In The Open Door, a teenage girl named Anjelica (played by Cathrine Georges) is stuck at home after being grounded... forcing her to miss a party she'd been planning to go to.
As her parents leave to have fun away from home, Anjelica sulks, and decides to listen to the radio. As the night progresses, she finds herself listening to a pirate radio show that runs only once a month - the night of a full moon. Fed up with her putrid, steroid-chugging friends, she decides to call into the station, and speak with the prophet/DJ.
The Oracle, as she calls herself, answers at the station, and asks Anjelica to make a wish for anything she wants. Anjelica is hysterical at the actions of her assumed boyfriend, and hastily wishes for him and everyone around him to leave her alone, among other things. Soon enough she starts hearing and seeing horrible things as a result of her wish. And her friends aren't exactly happy with her wishes.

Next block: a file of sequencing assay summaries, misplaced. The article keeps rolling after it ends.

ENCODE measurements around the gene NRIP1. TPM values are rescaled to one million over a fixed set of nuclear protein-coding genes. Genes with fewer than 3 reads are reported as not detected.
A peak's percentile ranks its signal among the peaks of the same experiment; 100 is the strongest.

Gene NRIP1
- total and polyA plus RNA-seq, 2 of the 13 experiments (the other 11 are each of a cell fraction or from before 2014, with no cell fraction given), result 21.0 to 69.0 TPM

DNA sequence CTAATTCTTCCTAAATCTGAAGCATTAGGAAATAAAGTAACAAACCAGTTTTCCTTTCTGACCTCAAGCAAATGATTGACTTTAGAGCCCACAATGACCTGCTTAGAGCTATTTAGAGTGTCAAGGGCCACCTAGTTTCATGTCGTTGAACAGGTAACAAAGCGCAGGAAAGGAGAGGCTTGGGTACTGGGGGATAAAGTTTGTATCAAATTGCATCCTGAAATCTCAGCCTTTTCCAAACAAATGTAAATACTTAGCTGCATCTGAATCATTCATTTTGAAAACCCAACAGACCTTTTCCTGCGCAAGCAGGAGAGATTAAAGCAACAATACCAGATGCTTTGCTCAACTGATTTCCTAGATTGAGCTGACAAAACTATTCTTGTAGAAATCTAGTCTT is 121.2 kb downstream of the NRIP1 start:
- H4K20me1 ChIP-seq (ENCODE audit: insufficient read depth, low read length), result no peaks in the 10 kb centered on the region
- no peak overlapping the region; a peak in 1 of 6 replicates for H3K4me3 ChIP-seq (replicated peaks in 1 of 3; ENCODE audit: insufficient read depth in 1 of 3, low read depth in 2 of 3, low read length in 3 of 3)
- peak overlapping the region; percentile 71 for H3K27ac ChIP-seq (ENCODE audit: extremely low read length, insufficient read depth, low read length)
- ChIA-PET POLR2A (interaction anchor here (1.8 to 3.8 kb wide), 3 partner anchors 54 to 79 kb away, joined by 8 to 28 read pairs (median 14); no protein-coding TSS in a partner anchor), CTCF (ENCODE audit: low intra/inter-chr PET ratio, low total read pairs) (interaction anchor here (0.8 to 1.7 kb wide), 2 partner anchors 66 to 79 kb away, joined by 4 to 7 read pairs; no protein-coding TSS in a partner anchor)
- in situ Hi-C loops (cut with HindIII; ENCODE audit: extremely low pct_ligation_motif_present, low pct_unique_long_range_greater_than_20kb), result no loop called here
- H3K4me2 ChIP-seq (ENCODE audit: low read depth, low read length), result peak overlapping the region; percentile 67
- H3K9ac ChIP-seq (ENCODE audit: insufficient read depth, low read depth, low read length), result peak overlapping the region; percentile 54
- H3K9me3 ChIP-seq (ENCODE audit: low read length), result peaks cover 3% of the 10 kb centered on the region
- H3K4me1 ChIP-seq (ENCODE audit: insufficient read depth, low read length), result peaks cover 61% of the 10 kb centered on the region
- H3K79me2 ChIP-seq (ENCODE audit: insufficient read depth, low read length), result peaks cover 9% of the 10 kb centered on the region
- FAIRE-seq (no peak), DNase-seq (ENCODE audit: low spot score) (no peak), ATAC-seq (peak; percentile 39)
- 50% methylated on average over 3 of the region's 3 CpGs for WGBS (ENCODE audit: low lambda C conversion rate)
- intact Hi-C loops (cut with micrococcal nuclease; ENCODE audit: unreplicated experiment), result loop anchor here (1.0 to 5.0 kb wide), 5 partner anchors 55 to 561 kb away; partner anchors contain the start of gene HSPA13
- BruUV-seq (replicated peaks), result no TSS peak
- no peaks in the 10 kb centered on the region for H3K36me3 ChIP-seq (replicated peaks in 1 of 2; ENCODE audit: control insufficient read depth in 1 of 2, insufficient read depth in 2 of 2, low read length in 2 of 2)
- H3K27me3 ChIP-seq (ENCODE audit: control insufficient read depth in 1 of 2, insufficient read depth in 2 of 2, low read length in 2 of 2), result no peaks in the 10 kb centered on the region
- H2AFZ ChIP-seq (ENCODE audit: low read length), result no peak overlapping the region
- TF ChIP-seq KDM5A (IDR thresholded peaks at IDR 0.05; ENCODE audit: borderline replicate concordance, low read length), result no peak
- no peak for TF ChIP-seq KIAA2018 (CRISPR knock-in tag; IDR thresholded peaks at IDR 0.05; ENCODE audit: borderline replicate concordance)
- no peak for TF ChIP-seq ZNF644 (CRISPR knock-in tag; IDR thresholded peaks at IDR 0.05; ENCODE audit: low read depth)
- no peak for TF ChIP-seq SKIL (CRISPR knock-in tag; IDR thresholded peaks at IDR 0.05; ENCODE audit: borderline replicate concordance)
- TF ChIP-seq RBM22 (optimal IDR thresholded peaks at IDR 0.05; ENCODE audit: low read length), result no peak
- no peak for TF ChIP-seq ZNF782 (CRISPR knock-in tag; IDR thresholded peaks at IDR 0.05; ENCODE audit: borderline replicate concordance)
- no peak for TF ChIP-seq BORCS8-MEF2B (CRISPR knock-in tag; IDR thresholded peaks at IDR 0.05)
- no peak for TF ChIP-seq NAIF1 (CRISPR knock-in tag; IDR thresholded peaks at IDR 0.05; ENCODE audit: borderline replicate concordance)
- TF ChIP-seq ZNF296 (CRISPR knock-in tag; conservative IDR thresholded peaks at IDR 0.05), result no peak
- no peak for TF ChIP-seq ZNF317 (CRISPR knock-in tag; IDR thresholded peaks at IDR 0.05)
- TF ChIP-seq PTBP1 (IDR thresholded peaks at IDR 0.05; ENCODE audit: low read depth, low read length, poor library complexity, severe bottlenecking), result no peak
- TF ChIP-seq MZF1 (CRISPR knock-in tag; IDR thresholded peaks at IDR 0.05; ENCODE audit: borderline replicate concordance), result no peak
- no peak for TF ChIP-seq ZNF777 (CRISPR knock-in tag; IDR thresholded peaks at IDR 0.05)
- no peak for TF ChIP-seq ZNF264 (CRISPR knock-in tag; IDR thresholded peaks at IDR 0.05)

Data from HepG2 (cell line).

While watching this, I could certainly tell that the cast was having a ton of fun when they made The Open Door. When the cast is enjoying themselves, the viewer can relax knowing that they're going to be entertained. I wasn't entirely clear on what was happening to Anjelica's friends... at times they looked like zombies, not to mention acting like them. But when I realized what they were really up to, I was pleased with the story turn.
Most horror movies in this vein would take the familiar path of having one guy carrying an over-sized knife, on a path of bloody destruction. I appreciate that The Open Door takes none of the familiar clichéd paths that everyone's grown extremely tired of. The effects are solid... people are flying everywhere, bodies are set on fire, eyes are glossed over. All of this is well done for an independent film.
Perhaps the one fault of the movie is the ending. I know that it's very hard to craft a good ending to go with a great movie - especially hard for a horror/thriller. There's only a handful of ways to end a movie where so many die. The ending is a *flash-crang* scene, if you'll allow me a new term for a scene you'd find in most every scare film out there. Ending a fully original movie with something I've seen before is a slightly disappointing last impression to leave.